unpolished thoughts 1/14/2019
What happens when you listen to the way you move?
Each movement you make creates a new relationship to your environment.
This is crystal clear if you spend some time in the Dream House in New York City, an ongoing installation created by experimental composer LaMonte Young.
You walk up a flight of stairs from the street, round a corner and enter a room with strange colored lights. There are several speakers throughout the room, each one playing a different tone.
The differing frequencies create a variety of sonic beating patterns throughout the room. For each millimeter that you move, you will experience something new. Or you can just stay in one place and listen, and you will hear something different again, something that grows inside you in a way that you might not have known was possible.
I first learned about LaMonte Young as a student at Wesleyan University (in the same period when I was studying with Anthony Braxton, who I recently wrote about). The students of an experimental music class led by the composer Alvin Lucier performed one of his compositions in the World Music Hall while he was visiting and lecturing.
It was an experience I’ve never forgotten.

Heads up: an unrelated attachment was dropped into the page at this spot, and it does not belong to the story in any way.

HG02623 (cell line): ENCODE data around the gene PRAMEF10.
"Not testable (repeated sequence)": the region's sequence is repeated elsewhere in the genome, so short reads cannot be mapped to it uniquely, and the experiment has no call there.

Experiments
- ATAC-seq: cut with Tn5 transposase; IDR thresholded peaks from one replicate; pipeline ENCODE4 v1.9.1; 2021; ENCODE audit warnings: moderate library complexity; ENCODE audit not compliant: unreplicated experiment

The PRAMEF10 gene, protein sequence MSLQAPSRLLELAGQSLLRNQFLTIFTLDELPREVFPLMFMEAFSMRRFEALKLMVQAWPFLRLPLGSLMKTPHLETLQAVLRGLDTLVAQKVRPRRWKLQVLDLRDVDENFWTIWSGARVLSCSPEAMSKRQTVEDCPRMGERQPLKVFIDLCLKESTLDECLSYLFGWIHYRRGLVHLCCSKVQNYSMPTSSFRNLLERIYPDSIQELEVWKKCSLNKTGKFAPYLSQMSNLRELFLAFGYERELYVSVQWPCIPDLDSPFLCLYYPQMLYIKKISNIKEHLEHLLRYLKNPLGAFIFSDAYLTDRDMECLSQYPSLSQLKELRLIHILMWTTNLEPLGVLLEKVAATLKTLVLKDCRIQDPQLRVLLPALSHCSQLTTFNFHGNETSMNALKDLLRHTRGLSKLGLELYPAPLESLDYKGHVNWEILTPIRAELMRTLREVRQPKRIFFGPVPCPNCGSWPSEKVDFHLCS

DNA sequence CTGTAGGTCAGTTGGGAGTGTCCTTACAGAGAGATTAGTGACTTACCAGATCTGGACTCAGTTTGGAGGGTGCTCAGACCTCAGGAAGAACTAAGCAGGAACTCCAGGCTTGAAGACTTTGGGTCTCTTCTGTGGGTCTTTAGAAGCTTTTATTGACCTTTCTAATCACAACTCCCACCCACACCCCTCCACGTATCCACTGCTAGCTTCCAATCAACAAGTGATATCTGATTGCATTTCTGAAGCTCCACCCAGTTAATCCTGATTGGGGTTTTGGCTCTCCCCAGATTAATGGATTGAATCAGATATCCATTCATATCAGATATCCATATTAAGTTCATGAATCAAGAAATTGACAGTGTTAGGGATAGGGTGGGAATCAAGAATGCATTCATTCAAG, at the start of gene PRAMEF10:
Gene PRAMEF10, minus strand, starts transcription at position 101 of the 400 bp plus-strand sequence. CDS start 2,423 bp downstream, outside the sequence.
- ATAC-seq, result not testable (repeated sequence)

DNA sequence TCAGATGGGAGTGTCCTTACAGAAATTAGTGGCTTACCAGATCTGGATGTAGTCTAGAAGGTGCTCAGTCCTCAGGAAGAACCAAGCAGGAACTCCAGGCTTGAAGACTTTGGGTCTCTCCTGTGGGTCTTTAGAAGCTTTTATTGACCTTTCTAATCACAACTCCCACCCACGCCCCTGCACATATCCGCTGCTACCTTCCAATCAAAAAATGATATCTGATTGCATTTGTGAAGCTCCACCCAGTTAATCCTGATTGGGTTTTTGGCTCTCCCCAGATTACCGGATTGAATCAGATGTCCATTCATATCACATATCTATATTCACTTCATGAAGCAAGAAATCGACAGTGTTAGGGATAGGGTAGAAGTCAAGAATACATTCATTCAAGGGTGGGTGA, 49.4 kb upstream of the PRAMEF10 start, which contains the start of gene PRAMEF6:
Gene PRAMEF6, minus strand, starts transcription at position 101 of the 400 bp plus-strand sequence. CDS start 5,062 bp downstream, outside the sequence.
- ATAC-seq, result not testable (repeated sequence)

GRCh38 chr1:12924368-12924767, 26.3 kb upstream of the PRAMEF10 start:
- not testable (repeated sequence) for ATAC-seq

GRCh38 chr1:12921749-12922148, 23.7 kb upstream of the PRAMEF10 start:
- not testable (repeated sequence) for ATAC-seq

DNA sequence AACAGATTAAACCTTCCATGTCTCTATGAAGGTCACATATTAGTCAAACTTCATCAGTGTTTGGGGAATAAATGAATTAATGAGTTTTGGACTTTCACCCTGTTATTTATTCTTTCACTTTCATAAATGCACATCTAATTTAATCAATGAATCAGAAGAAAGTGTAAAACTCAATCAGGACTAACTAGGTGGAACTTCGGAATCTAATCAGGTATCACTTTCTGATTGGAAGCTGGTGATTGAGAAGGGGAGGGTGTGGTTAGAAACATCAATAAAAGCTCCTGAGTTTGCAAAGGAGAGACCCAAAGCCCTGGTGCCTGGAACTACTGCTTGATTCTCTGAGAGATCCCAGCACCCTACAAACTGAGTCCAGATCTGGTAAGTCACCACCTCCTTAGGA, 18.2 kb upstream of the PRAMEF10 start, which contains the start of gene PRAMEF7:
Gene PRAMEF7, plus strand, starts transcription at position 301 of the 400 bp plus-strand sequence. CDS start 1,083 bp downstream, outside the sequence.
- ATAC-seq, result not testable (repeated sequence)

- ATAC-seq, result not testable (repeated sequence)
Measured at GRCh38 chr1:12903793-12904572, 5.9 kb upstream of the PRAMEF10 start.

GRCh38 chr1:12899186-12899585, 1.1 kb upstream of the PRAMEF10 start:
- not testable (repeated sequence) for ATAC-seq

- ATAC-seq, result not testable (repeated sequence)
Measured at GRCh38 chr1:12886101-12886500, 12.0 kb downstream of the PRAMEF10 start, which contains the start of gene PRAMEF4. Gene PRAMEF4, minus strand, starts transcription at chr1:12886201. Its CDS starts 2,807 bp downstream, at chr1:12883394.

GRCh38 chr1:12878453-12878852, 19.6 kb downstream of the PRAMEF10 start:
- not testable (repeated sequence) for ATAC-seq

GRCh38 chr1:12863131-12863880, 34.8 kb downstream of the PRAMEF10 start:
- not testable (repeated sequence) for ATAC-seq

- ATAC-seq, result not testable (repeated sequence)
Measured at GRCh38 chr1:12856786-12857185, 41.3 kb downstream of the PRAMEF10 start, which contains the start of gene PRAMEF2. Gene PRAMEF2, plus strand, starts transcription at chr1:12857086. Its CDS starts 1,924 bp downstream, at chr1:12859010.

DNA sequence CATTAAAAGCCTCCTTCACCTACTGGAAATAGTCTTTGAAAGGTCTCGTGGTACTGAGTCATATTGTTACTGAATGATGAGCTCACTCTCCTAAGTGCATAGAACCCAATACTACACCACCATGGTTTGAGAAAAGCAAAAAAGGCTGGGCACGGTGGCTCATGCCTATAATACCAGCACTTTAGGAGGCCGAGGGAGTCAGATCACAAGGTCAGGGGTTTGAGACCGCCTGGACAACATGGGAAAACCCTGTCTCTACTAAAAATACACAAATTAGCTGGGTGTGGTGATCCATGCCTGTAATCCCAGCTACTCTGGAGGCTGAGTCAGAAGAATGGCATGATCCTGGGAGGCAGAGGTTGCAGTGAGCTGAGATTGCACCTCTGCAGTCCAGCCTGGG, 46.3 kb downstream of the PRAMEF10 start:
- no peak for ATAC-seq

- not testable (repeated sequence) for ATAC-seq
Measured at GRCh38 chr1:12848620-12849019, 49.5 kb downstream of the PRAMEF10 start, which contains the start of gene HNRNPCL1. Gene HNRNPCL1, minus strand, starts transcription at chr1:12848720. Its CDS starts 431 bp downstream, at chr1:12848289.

First I will tell you what it looked like.
There were 5 or 6 large tables on the polished wood floor of the performance space, each surrounded by several performers. When the piece began, they began to push all the tables around the room, keeping them in constant motion. This continued for probably thirty minutes, and then stopped.
That was it.
But if you are imagining the sounds that you might hear when a room is being rearranged, generally an unappetizing sonic palette, I can assure you that this didn’t sound anything like the way it looked.
Because Young had purposefully placed enough people around each table that the effort to move them was very little, and the instructions of the score were such that the tables never halted.
To be sure, there were moments where the movement of some of the tables was inconsistent, but for the most part, the performers did an excellent job of achieving constant motion.
So instead of a ruckus, the result was a beautiful extended drone, the combination of all of the table legs rubbing the floor in constant motion, with an unpredictable shifts.
I think of it often as a reminder of the magic that lies so close below the surface of what we assume to be ordinary.
Sometimes it’s worthwhile to listen to the way we move.
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